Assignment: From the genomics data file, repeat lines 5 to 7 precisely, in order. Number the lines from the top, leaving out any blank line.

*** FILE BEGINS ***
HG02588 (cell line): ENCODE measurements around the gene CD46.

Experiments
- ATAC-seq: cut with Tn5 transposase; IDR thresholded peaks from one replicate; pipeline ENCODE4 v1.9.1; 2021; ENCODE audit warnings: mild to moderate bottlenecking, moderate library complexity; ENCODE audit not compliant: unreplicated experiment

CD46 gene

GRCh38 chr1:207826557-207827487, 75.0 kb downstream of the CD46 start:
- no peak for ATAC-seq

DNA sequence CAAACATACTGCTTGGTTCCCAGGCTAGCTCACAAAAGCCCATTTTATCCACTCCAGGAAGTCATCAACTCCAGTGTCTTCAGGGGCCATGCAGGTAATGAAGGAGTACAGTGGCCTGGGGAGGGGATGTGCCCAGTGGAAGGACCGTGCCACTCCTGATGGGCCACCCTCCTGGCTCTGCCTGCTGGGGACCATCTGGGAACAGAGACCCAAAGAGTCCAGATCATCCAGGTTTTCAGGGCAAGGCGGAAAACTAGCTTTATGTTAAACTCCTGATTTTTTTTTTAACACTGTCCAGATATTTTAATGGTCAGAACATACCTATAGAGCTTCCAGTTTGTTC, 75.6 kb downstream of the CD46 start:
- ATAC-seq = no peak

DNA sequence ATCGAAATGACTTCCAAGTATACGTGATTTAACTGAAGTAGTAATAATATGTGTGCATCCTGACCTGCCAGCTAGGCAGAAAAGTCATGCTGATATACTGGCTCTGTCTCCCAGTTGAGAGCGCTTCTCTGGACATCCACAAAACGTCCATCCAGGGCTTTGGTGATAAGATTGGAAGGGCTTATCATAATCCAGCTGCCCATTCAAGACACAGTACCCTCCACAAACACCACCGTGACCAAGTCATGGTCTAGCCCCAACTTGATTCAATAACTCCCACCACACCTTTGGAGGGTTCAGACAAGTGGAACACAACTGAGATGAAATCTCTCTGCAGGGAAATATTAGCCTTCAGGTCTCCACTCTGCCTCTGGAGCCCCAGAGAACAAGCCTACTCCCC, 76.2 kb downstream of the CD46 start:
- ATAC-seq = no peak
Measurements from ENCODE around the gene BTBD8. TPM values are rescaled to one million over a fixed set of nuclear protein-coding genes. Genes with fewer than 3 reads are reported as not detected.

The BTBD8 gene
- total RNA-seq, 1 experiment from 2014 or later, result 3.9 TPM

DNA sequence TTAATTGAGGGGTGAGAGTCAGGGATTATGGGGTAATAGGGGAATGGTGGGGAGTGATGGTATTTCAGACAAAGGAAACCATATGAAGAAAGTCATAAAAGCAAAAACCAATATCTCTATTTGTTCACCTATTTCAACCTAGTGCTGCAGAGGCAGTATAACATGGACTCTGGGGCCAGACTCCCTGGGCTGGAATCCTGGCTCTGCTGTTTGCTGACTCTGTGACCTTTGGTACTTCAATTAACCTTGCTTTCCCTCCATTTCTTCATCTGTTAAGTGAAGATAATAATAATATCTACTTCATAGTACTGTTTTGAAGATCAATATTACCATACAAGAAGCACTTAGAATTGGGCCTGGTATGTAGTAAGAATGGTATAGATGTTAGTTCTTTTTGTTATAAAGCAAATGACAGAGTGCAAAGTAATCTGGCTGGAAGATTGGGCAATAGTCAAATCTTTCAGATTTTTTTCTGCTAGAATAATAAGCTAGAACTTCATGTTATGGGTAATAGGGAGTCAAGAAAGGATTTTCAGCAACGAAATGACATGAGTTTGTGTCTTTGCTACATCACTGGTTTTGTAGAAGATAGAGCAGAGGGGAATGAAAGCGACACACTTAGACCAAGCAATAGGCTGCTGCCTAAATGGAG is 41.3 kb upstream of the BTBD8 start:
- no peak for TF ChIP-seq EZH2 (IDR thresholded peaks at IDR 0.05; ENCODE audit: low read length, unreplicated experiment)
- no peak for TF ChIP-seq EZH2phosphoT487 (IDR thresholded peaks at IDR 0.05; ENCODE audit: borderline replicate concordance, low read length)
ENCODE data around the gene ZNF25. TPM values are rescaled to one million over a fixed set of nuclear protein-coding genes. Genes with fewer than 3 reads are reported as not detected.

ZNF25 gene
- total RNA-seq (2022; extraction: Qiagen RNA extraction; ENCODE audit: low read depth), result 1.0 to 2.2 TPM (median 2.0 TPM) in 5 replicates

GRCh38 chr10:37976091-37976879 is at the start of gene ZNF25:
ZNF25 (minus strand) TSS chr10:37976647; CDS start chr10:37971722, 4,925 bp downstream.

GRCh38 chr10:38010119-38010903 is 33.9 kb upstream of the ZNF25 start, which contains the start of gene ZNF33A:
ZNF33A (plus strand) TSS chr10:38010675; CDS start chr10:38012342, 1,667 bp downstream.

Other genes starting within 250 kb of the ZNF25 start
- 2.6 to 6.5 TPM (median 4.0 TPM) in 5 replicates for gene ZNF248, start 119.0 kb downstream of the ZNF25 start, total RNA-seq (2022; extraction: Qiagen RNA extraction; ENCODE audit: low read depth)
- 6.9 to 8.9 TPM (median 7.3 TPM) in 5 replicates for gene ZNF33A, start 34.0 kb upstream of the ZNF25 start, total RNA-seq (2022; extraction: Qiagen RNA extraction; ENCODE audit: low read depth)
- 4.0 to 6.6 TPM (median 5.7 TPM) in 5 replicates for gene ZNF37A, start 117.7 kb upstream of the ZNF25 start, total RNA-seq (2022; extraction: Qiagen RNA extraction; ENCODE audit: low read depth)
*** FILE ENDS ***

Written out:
GRCh38 chr1:207826557-207827487, 75.0 kb downstream of the CD46 start:
- no peak for ATAC-seq

DNA sequence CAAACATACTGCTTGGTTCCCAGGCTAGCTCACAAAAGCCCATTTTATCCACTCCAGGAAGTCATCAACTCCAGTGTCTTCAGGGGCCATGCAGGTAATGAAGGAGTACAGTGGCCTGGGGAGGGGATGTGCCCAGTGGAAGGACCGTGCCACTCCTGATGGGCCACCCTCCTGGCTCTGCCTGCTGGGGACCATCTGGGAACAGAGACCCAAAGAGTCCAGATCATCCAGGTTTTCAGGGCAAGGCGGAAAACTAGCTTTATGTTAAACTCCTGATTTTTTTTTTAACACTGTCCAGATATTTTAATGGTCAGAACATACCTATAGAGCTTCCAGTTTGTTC, 75.6 kb downstream of the CD46 start: